FM is typically a chronic (symptoms have been present for at least 3 months) condition where the patient complains of widespread, generalized muscle, ligament and tendon pain accompanied with fatigue and multiple tender points on the body that hurt with only light pressure. To be considered “widespread,” it usually affects both sides of the body and is both above and below the waist.  It occurs in approximately 2% of the population in the US and women are 3-4 times more likely to develop FM.  The risk of FM increases with age and can be secondary to other physical or emotional trauma, or it can occur all by itself.  No obvious pattern usually exists as signs and symptoms can vary depending on weather, stress, physical activity, and even the time of day.


Sleep quality is an issue that seems well agreed upon as regardless of the number of hours in bed, the deep, restorative stages of sleep are seldom reached.  Other sleep disorders frequently associated with FM include sleep apnea and restless leg syndrome. 


Causation for the most part is unknown but genetics (family traits), infections (can trigger or worsen FM), and after physical or emotional trauma (eg., post-traumatic stress disorder) have been linked to FM.  An explanation as to why it hurts so much centers around a theory called “central sensitization.” This is basically a low threshold for pain because of increased sensitivity in the brain to the incoming pain signals.  Certain chemical (neurotransmitters) changes in the brain have been identified resulting is hypersensitivity creating an overreaction to pain signals. 


The American College of Rheumatology has established two diagnostic criteria that include 1) widespread pain lasting at least 3 months, and 2) at least 11 out of 18 positive tender points using just enough pressure to whiten the fingernail bed.  There are no direct blood tests to confirm a diagnosis of FM but other conditions can affect or cause FM can be diagnosed with blood testing.  These include thyroid disease (thyroid function blood tests), inflammatory arthritis such as rheumatoid (ESR), and a complete blood count to assess anemia and infection.


We take pride in providing quality, evidence-based care and appreciate the opportunity to do so when patients choose our clinic for their chiropractic care.  We realize that there are many healthcare options available.  If you, a friend or family member require care for fibromyalgia, we would be honored to offer our services.

Carpal Tunnel Syndrome or CTS, is the most common of the peripheral nerve conditions where the median nerve is compressed or pinched at the wrist.  The resulting symptoms of numbness/pain in the wrist, index, third, and forth fingers, multiple sleep interruptions, frequent shaking and flicking of the hand/fingers, difficulty in gripping or pinching such as buttoning a shirt, threading a needle, lifting a coffee cup, frequent dropping of objects, the inability to perform work duties – especially fast, repetitive work tasks can have a devastating effect on a person’s quality of life.


While treatments traditionally have involved activity modification, night splints, anti-inflammatory medication, and in advanced/severe cases surgery, a recent study comparing different vitamin approaches reports promising results with the use of alpha-lipoic acid (ALA) and gamma-linolenic acid (GLA).  This combination was described as a logical early stage treatment aimed at “neuroprotection” or, to limit and correct nerve damage caused by CTS.  The doses utilized for 90 days in 112 subjects with moderately severe CTS were 600 mg/day of ALA and 360 mg/day of GLA.  This combination was compared against a commonly recommended multiple vitamin B complex that included 150 mg of B6, 100 mg of B1, and 500 mcg of Vit B12 per day for the same 90 day period.  Questionnaires regarding CTS symptoms and function and electromyography (EMG) were utilized to track the outcomes in the study.  The ALA/GLA treated group was statistically significantly improved when compared to the other B-complex vitamin approach.  This included significant improvements in both symptom scores and functional impairment compared to only a slight improvement in the vitamin B group.  Similarly, EMG was significantly improved in the ALA/GLA and unchanged in the vitamin B group.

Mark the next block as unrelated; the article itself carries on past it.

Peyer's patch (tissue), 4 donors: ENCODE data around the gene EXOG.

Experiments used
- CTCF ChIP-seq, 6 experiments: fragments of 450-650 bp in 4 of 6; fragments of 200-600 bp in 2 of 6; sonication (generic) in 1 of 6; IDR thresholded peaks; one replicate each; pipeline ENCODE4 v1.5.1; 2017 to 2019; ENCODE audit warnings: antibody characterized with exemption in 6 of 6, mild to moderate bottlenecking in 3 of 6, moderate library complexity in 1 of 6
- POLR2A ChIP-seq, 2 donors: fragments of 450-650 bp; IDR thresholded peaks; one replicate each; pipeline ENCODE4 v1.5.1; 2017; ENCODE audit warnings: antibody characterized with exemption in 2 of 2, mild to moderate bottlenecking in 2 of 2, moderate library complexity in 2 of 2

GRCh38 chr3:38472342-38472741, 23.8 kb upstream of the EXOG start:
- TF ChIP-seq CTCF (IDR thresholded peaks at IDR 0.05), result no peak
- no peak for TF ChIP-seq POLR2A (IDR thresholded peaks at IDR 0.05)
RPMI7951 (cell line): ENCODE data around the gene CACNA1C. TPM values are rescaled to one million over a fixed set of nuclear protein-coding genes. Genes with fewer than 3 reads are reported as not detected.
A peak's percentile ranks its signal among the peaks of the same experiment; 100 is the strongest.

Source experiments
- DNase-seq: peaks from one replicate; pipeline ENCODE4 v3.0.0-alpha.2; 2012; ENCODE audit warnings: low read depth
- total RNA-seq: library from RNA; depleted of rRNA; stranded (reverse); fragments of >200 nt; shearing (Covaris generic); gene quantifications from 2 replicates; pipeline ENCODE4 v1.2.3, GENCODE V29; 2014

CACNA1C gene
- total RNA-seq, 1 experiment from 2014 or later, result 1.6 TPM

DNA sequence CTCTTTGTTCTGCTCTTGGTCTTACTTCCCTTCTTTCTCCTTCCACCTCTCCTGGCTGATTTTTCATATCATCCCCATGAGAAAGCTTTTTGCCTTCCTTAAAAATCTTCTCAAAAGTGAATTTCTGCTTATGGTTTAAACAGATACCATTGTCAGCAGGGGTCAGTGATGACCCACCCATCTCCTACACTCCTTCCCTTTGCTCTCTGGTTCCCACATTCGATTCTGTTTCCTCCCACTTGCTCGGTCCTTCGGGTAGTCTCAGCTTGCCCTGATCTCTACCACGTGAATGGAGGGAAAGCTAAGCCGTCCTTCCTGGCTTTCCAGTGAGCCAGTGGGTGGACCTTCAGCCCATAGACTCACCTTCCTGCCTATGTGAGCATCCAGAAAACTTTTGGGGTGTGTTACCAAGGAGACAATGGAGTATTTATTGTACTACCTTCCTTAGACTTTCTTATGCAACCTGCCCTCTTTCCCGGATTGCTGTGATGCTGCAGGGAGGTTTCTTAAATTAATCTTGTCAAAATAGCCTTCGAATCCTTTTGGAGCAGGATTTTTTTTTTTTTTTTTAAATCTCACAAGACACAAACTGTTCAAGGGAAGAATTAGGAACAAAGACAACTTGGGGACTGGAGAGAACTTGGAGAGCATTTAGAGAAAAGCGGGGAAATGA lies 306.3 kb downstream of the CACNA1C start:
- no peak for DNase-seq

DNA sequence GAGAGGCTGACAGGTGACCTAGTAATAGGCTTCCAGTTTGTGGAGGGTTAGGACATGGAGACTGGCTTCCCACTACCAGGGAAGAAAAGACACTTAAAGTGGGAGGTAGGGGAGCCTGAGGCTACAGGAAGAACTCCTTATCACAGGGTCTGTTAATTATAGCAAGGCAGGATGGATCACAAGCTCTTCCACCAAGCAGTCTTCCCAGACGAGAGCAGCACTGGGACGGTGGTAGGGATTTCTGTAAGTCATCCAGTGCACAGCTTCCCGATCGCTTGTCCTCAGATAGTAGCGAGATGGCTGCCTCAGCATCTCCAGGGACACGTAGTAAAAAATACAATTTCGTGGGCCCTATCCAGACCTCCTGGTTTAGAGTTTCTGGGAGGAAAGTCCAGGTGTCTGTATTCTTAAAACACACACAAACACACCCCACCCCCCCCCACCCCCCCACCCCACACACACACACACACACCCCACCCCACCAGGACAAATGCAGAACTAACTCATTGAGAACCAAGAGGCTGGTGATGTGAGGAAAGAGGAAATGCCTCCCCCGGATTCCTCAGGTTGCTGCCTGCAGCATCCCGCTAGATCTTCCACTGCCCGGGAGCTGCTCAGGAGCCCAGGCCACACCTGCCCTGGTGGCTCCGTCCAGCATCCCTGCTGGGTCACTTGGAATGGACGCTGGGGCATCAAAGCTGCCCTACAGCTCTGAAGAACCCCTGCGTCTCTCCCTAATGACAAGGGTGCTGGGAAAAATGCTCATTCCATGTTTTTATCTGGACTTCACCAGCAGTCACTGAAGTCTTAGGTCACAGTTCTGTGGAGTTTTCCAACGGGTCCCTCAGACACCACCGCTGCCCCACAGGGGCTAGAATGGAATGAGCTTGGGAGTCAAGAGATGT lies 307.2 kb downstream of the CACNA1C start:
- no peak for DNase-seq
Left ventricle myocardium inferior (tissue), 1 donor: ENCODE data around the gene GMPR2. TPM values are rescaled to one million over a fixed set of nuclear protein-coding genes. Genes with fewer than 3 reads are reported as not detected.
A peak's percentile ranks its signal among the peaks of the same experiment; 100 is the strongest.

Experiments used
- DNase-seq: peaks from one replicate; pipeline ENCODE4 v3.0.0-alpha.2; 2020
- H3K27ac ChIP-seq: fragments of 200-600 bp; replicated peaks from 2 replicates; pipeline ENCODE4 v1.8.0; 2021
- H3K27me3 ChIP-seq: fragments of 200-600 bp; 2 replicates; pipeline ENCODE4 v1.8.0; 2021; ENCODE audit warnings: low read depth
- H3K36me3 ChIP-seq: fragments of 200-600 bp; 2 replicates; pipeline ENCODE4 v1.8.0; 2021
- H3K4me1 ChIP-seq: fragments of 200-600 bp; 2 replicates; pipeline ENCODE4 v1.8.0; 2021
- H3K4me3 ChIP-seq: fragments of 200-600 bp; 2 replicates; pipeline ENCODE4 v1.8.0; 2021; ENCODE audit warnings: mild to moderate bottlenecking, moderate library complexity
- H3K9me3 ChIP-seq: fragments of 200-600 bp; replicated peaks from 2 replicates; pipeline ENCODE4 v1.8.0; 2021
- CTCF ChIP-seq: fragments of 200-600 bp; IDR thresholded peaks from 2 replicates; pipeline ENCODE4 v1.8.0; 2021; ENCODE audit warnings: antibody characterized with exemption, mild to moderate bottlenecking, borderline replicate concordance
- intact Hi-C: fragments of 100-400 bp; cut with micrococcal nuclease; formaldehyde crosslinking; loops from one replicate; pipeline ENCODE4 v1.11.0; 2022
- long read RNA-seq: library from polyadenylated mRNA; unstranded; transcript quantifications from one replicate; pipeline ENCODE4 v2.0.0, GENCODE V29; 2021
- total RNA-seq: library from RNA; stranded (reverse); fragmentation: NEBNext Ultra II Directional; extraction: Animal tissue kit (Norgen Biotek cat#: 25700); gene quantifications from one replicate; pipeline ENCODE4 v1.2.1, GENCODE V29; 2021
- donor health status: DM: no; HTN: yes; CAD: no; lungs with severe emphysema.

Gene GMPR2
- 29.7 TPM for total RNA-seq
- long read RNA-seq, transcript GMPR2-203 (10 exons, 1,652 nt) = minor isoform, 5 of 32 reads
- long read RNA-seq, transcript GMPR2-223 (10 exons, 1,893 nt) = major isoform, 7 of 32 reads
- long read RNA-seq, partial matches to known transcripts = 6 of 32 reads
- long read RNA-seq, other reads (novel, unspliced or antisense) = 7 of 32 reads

Because there are many contributing causes of CTS, a multi-dimensional treatment plan will usually yield the best long-term results.  Because repetitive motion / cumulative trauma are often associated with the onset and perpetuation of CTS signs and symptoms, ergonomic issues must be addressed.  This includes perhaps a period of time when slower “light duty” work is necessary and consideration for workstation modifications, when feasible.  Because most people do not ‘run to the doctor’ with the early signs of CTS, over time, many CTS patients develop abnormal movement patterns by minimizing hand/wrist motions. Instead, they start to shrug the shoulder and lean the body to one side.  Hence, management addressing neighboring joint problems at the elbow, shoulder, and neck is needed.  A condition called “double-crush” where the nerve is pinched in more than only at the wrist but also at the elbow, shoulder, and/or neck results in a significantly worse CTS presentation.  These patients require treatment at all areas involved, not just at the wrist if long-term, satisfying results are to be obtained. 


Metabolic conditions including diabetes mellitus, hypothyroid, obesity, pregnancy, the use of birth control pills, and others also contribute or, can even by themselves cause CTS.  Chiropractic has traditionally viewed the body as a whole, treating the person from the ground upwards paying attention to posture, leg length, pelvic tilt, shoulder and head tilt.  The use of manipulation of not only the wrist and hand, but also the elbow, shoulder, neck and back has yielded the best results rather than focusing only on the hand/wrist.  The traditional use of night splints, work station/ergonomic modifications, as well as diet and exercise are also commonly addressed by chiropractors when managing CTS patients.  We take pride in providing quality, evidence-based care and appreciate the opportunity to do so when patients choose our clinic for their care and we realize there are many healthcare options available. If you, a friend or family member requires care for CTS, we would be honored to offer our services.